Al-Zawahri was long believed to have been living in Pakistan. That he was killed in Kabul is a testament to not only the porous border between the two countries but also to Al Qaeda’s decades-long use of facilities, houses, buildings and compounds throughout both countries, a U.S. official said. And unlike the relatively sleepy city of Abbottabad, Pakistan, where Bin Laden was killed by a commando raid in 2011, his successor apparently spent the last weeks of his life right smack in the Afghan capital.
Earlier this year, American intelligence sources learned that al-Zawahri’s wife, daughter and grandchildren had relocated to a house in Kabul, a senior administration official told reporters during a conference call on Monday night under White House ground rules requiring anonymity. The official said that the family had exercised longstanding terrorist tradecraft that was intended to prevent anyone from following them.
Still, the official said, American intelligence agencies grew increasingly confident that al-Zawahri was at the house as well. As they did in the case of Bin Laden, intelligence officials used different sources and methods to build a so-called pattern of life that confirmed his presence, the official said. Once al-Zawahri arrived at the location, American officials were never aware of him leaving, and he was observed for sustained periods on the balcony where he was ultimately struck.
Two top aides to Mr. Biden — Jonathan Finer, his deputy national security adviser, and Elizabeth Sherwood-Randall, his homeland security adviser — were first briefed on the intelligence in April. Later other officials were brought in, including Jake Sullivan, the national security adviser, who briefed the president.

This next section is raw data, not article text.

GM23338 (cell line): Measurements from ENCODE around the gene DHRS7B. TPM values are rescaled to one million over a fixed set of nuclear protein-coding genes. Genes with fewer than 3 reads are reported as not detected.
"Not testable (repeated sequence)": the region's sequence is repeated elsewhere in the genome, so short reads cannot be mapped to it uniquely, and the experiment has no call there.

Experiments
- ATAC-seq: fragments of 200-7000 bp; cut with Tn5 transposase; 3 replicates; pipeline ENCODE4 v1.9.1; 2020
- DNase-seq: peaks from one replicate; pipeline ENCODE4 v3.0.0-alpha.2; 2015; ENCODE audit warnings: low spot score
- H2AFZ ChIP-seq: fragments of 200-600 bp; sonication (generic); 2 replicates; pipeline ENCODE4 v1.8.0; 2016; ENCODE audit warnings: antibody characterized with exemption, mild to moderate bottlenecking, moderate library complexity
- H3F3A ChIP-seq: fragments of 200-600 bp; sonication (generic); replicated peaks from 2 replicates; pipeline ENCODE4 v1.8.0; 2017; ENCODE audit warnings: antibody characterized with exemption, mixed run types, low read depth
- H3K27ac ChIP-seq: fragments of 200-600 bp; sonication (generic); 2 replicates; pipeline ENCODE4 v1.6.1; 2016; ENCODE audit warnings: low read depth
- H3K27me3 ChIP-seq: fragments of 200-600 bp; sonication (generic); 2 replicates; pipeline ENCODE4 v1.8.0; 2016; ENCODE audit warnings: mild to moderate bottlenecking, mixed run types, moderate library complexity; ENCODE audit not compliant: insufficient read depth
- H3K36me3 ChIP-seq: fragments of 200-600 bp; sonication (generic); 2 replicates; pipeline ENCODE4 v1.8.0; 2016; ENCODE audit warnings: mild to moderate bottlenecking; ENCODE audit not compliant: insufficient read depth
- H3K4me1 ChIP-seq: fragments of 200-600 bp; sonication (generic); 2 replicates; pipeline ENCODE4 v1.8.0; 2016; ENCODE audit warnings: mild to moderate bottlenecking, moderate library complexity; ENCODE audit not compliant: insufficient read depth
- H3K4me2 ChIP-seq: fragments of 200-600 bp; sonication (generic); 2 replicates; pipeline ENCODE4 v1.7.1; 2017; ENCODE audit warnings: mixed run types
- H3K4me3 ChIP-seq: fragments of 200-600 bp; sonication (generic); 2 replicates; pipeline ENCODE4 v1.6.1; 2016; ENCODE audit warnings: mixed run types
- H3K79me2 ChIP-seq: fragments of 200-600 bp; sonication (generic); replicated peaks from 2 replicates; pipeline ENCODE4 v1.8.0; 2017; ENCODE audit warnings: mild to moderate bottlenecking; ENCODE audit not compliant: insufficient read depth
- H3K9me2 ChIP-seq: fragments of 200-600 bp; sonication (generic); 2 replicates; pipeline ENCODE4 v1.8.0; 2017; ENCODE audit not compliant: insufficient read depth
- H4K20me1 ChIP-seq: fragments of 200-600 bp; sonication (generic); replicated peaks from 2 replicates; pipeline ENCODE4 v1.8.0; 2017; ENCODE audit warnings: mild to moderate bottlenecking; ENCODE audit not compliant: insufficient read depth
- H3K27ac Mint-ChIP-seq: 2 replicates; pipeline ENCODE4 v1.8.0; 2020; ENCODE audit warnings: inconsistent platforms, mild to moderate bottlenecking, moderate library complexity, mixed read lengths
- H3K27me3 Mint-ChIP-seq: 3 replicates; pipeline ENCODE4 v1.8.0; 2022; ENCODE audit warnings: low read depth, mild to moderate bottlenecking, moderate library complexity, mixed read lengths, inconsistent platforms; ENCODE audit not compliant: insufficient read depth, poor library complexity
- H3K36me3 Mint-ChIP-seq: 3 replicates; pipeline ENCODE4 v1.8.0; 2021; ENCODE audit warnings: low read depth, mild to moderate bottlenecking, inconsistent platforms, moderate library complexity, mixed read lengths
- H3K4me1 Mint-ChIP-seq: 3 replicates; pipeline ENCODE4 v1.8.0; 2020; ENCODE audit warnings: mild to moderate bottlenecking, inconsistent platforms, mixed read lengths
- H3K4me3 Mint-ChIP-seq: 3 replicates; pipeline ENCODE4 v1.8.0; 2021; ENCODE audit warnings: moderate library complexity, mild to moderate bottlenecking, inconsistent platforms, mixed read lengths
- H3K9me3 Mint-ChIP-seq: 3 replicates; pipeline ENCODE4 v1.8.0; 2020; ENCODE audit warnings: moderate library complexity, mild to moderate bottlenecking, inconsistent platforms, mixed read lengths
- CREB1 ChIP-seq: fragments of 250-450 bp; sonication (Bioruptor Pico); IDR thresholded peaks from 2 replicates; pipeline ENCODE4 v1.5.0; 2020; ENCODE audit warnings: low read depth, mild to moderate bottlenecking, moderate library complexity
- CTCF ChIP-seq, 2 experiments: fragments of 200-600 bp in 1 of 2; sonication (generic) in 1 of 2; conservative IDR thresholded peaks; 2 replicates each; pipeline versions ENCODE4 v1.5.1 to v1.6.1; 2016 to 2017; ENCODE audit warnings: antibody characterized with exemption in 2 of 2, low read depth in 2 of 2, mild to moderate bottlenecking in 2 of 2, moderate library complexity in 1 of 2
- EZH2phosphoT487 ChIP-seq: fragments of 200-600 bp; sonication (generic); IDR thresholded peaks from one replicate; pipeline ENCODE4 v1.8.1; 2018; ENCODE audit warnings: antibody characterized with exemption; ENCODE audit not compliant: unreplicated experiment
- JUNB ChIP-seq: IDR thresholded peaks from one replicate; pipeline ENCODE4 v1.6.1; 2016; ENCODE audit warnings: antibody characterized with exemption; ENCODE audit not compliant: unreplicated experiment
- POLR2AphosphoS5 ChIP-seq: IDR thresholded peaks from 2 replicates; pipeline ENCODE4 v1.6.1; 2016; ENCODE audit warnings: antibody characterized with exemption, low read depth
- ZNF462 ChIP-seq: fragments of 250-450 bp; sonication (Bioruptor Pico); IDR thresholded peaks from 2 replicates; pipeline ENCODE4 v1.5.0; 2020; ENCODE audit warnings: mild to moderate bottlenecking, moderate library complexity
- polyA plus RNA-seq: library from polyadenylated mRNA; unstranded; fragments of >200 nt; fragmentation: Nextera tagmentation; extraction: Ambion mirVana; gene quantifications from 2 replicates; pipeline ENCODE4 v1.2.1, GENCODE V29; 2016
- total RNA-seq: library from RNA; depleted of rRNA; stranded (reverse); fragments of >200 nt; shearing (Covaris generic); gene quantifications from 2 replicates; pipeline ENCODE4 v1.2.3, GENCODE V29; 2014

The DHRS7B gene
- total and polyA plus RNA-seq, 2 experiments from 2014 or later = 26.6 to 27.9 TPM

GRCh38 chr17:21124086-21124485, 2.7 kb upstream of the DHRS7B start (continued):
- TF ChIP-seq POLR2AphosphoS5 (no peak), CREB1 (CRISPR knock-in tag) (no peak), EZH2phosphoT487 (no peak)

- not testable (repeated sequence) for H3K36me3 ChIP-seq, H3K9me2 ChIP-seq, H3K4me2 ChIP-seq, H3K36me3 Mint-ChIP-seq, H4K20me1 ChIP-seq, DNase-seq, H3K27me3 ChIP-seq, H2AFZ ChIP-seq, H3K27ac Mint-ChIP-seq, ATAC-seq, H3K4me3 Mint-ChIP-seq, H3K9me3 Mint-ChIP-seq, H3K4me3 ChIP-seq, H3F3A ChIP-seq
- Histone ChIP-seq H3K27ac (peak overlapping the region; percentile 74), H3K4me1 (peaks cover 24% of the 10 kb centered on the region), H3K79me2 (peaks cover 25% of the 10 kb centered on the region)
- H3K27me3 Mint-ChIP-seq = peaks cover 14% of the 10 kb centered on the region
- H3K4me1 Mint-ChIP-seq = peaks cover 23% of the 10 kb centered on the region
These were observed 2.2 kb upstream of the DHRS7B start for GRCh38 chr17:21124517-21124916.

On July 1, William J. Burns, the C.I.A. director; Avril D. Haines, the director of national intelligence; Christine Abizaid, the director of the National Counterterrorism Center; and other officials discussed the planned operation with Mr. Biden. They showed the president a model of the house al-Zawahri was staying in, and Mr. Biden asked questions about weather, construction materials, risk to civilians and other factors that could influence the success of the operation, the official said.
The strike was an important achievement for Mr. Biden, whose unpopularity in polls has jeopardized his party’s chances in the midterm elections this fall and prompted fellow Democrats to urge him to let someone else run in 2024. But such successes on the battlefield have had little lasting political benefit for his predecessors. Successful raids killing the head of the Islamic State and a top Iranian commander made no meaningful difference for Mr. Trump, and even the raid that killed Bin Laden resulted in only a temporary bump in the polls for President Barack Obama.